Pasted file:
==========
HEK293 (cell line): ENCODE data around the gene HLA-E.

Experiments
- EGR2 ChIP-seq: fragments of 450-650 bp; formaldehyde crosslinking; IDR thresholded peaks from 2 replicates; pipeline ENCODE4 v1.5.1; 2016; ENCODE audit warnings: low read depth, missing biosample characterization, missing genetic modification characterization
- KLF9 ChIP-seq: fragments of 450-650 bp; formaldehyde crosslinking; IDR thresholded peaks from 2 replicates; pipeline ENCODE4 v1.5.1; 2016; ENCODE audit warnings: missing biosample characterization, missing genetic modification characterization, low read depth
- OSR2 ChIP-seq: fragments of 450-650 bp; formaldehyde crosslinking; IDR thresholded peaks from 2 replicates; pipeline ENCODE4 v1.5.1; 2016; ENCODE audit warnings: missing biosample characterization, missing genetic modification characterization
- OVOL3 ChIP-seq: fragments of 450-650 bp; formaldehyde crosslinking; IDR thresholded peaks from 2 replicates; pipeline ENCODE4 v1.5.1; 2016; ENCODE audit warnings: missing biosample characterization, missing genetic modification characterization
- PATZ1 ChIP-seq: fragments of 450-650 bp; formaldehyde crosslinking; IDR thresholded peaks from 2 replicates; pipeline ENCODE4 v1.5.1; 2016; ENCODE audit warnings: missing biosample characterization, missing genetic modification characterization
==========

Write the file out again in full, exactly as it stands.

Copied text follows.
HEK293 (cell line): ENCODE data around the gene HLA-E.

Experiments
- EGR2 ChIP-seq: fragments of 450-650 bp; formaldehyde crosslinking; IDR thresholded peaks from 2 replicates; pipeline ENCODE4 v1.5.1; 2016; ENCODE audit warnings: low read depth, missing biosample characterization, missing genetic modification characterization
- KLF9 ChIP-seq: fragments of 450-650 bp; formaldehyde crosslinking; IDR thresholded peaks from 2 replicates; pipeline ENCODE4 v1.5.1; 2016; ENCODE audit warnings: missing biosample characterization, missing genetic modification characterization, low read depth
- OSR2 ChIP-seq: fragments of 450-650 bp; formaldehyde crosslinking; IDR thresholded peaks from 2 replicates; pipeline ENCODE4 v1.5.1; 2016; ENCODE audit warnings: missing biosample characterization, missing genetic modification characterization
- OVOL3 ChIP-seq: fragments of 450-650 bp; formaldehyde crosslinking; IDR thresholded peaks from 2 replicates; pipeline ENCODE4 v1.5.1; 2016; ENCODE audit warnings: missing biosample characterization, missing genetic modification characterization
- PATZ1 ChIP-seq: fragments of 450-650 bp; formaldehyde crosslinking; IDR thresholded peaks from 2 replicates; pipeline ENCODE4 v1.5.1; 2016; ENCODE audit warnings: missing biosample characterization, missing genetic modification characterization